Rudolph Valentino Is Not Acting, He’s Actually In Court – 1925
Rodolfo Alfonso Raffaello Pierre Filibert Guglielmi di Valentina d’Antonguella – aka Rudoplh Valentino, one of the world’s biggest film stars in 1925.
As big as a film star Valentino was it would not prevent him from being compelled to show up in court against his wishes to answer a speeding violation. His crime: going 38 in a 20 mile per hour zone in Santa Monica.
The news caption reads:
Valentino in Court in Screen Costume – Fined $50
Rudolph Valentino, failing in an attempt to have a representative answer speeding charges in court asked to have court held at his studio pleading business pressure. Justice Marchetti became angered demanded Valentino’s appearance and fined him $50. Photo of “The Sheik” in the costume of his latest screen vehicle – 9-11-25 (photo Wide World)
Valentino was not being a prima donna asking the court to come to the studio. Shutting down production for one day of the film he was starring in, “The Eagle” would cost $10,000. More importantly the people who could least afford it, all the extras involved in the filming, would have lost a days wages
On September 8 Justice Marchetti said, “I am sorry that anyone should lose money or be inconvenienced, but the court can show no partiality. Before the law a famous actor is in the same situation as anyone else. The dignity of the law would be compromised, the courts would be made a laughing stock, were I to set up legal machinery in a studio.”
Previously on September 2, Valentino sent a member of the Automobile Club to appear at court as his representative. Justice Marchetti was not pleased by the failure of Valentino to show up.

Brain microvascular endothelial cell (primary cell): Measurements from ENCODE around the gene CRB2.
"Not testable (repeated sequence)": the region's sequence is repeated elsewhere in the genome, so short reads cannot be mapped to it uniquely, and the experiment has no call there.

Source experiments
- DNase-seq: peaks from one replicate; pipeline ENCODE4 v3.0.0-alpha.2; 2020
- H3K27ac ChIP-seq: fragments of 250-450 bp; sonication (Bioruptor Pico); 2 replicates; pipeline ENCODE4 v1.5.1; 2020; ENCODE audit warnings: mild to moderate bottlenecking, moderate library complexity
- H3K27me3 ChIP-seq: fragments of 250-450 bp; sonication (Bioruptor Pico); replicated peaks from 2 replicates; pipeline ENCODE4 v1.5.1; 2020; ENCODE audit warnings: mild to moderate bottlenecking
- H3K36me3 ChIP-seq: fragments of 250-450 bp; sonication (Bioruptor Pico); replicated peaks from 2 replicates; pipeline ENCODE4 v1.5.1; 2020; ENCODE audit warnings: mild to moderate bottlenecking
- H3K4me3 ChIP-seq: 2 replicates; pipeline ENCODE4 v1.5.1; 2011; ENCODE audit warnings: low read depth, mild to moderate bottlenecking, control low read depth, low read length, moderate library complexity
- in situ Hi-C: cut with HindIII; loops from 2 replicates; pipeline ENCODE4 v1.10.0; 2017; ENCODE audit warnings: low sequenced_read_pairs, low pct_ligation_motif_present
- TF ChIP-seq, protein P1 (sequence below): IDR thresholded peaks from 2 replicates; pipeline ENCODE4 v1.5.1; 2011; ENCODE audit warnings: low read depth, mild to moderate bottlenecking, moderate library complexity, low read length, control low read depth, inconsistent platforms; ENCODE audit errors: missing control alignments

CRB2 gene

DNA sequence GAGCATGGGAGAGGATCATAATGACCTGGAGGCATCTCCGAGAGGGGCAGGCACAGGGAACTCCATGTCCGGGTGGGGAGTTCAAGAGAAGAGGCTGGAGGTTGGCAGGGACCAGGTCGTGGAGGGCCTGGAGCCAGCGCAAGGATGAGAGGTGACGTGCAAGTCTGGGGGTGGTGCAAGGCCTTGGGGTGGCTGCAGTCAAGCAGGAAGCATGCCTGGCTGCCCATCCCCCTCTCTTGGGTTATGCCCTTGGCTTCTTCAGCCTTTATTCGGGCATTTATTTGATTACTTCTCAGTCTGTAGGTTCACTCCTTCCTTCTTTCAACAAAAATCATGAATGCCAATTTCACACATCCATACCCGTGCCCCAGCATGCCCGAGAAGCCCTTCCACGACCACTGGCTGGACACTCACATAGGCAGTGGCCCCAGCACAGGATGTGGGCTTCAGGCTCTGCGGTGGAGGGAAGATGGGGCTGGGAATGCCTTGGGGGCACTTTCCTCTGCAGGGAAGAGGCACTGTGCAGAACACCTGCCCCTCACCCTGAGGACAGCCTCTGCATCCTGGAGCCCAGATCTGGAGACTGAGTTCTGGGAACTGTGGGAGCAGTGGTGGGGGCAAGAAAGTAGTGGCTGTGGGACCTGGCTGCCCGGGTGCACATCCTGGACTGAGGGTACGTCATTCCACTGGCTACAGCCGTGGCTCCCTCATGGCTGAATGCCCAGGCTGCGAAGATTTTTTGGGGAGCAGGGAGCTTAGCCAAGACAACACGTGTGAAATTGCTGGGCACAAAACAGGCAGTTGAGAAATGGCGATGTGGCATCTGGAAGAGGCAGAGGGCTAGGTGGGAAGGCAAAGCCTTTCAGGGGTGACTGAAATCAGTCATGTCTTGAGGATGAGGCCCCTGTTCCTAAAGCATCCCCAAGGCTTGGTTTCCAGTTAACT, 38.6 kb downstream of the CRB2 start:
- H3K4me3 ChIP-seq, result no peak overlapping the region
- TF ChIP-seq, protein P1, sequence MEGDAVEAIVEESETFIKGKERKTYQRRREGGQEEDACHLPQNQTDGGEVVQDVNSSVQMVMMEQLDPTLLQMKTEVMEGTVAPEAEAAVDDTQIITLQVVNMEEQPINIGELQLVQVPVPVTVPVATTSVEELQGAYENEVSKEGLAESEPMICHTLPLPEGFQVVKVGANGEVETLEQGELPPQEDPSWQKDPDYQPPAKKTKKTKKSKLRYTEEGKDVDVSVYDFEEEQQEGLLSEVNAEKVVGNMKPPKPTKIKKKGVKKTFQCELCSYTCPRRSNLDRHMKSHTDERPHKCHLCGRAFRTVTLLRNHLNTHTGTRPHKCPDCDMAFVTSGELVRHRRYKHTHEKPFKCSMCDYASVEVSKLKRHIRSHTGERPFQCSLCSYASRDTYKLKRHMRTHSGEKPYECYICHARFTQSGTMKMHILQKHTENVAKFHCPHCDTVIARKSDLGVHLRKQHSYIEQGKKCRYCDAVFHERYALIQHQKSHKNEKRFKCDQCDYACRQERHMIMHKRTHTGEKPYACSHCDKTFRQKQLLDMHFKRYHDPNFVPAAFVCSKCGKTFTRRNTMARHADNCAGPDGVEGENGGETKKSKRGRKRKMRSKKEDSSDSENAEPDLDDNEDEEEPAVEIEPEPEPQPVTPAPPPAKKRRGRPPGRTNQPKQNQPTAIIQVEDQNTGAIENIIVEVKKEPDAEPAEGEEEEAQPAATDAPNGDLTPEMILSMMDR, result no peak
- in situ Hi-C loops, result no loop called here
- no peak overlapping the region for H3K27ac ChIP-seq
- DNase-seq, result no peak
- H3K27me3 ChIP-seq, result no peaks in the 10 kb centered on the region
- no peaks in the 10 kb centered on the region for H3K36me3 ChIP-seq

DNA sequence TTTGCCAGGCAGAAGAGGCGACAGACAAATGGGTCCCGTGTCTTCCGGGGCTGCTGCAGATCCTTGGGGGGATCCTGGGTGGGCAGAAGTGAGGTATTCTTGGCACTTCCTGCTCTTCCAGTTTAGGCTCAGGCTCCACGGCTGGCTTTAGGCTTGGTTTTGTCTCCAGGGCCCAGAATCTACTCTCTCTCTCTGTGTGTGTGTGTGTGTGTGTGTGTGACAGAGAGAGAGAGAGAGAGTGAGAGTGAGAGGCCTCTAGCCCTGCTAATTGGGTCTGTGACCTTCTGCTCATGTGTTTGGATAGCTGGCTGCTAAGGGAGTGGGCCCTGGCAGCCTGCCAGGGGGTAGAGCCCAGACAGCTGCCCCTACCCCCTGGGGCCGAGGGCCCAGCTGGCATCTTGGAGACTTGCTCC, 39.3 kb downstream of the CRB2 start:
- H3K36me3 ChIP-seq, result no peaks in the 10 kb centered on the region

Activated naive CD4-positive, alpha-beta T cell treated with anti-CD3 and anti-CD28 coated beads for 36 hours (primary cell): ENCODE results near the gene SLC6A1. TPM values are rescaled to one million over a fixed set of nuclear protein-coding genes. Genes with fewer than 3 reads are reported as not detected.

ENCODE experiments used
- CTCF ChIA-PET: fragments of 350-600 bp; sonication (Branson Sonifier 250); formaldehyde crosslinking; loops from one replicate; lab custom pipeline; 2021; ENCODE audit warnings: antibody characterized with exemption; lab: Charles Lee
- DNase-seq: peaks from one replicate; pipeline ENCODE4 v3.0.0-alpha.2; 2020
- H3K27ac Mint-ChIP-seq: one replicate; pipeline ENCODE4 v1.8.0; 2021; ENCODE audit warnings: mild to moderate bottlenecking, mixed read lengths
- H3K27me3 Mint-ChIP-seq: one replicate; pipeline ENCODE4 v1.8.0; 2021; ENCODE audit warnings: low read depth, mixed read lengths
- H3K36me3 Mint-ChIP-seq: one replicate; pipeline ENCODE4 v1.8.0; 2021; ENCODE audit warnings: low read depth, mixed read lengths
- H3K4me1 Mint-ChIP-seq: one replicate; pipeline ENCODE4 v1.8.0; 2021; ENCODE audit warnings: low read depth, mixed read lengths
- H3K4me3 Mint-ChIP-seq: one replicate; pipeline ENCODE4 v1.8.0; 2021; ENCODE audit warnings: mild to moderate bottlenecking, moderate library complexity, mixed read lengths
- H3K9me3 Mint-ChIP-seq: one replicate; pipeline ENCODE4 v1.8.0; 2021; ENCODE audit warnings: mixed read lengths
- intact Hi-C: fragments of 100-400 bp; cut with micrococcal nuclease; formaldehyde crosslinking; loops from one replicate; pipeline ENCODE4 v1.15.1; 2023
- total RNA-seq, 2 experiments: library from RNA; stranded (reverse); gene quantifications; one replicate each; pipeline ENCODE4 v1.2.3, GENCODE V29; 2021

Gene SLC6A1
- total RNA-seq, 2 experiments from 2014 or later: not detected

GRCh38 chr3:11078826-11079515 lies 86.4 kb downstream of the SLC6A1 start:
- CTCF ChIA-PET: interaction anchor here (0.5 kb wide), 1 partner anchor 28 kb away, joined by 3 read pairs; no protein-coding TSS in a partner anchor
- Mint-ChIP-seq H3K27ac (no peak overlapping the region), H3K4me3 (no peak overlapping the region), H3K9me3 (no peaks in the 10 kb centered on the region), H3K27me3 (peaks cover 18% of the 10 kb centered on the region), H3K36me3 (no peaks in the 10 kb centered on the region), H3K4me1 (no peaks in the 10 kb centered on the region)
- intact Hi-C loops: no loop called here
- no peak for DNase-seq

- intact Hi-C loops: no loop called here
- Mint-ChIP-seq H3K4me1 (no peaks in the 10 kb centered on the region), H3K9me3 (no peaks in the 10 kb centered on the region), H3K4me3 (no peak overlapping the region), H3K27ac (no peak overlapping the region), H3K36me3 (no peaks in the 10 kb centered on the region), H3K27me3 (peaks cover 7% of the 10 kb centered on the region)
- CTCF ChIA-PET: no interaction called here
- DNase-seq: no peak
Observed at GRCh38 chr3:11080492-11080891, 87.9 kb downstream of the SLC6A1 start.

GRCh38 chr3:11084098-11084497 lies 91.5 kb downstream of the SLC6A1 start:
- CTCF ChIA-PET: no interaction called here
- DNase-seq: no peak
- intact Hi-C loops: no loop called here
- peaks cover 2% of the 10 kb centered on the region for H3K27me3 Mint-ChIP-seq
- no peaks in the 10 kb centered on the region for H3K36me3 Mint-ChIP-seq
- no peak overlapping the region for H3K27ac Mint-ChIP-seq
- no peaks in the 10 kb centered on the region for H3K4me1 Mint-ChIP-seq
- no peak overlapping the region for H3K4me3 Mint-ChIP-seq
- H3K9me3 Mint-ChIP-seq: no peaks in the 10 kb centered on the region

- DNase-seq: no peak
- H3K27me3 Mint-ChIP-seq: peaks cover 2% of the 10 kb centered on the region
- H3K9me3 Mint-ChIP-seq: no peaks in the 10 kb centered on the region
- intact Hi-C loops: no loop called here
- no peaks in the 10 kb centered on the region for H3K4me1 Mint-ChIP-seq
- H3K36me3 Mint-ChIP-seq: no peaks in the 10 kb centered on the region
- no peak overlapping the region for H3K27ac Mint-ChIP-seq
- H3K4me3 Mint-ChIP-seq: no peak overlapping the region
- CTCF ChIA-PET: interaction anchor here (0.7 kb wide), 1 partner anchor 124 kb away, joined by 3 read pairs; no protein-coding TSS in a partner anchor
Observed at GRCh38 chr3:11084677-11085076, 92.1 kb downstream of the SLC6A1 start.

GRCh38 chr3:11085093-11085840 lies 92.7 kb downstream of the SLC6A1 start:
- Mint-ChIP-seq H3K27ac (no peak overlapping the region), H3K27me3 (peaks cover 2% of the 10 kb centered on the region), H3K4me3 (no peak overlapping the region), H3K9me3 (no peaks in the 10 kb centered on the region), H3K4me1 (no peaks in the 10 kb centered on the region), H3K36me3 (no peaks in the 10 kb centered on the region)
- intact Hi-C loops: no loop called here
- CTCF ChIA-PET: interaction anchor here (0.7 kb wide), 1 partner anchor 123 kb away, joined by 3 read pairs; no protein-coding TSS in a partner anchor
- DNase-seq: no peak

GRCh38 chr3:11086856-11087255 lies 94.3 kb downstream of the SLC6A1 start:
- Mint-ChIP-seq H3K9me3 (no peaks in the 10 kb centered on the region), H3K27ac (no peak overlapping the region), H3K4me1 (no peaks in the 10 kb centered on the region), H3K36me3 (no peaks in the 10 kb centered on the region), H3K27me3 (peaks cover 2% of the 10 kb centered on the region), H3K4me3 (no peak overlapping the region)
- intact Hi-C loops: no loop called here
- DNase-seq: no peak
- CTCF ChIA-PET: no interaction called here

When Valentino showed up on Friday, September 11, 1925 at Noon, he testified that the officer who ticketed him was mistaken. When Justice Marchetti asked how fast Valentino was going, he replied, “35 to 40 kilometers per hour, it’s a French car and speed is not shown in miles per hour.”
“What is the equivalent in miles?” asked the justice. Vaelntino took out a piece of paper and began trying to figure out the answer. After a minute Valentino said he did not know.
Why don’t you put a modern speedometer on your car?” Justice Marchetti wanted to know.
Valentino answered “I can’t find one that will fit the hole in the instrument board. But I will have one soon.”
Valentino paid the $50 fine for speeding, pledged not to jay-walk, install a new speedometer and drive more carefully in the future. Before he left the court Valentino was asked by the court to be a witness for Donald Nutting, 22 and Mary Virginia Angell, 19 who were waiting to be married. Valentino happily complied and signed their marriage certificate.
Valentino left the court, posing patiently for photographers and then hurried back to his studio declaring “wild horses shall not drag me to court again.”
Within a year Valentino was dead at the age of 31. He died in New York City on August 21, 1926 after developing peritonitis and pleuritis due to complications of an operation for gastric ulcers.